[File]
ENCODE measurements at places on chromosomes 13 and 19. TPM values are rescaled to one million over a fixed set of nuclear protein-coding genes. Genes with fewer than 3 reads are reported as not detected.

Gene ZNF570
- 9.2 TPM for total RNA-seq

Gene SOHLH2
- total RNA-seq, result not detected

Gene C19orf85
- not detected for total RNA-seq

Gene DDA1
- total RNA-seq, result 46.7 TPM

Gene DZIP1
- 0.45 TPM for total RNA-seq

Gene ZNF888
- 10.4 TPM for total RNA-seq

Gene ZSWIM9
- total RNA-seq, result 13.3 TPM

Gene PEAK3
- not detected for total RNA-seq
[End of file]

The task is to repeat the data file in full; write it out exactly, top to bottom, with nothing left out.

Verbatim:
ENCODE measurements at places on chromosomes 13 and 19. TPM values are rescaled to one million over a fixed set of nuclear protein-coding genes. Genes with fewer than 3 reads are reported as not detected.

Gene ZNF570
- 9.2 TPM for total RNA-seq

Gene SOHLH2
- total RNA-seq, result not detected

Gene C19orf85
- not detected for total RNA-seq

Gene DDA1
- total RNA-seq, result 46.7 TPM

Gene DZIP1
- 0.45 TPM for total RNA-seq

Gene ZNF888
- 10.4 TPM for total RNA-seq

Gene ZSWIM9
- total RNA-seq, result 13.3 TPM

Gene PEAK3
- not detected for total RNA-seq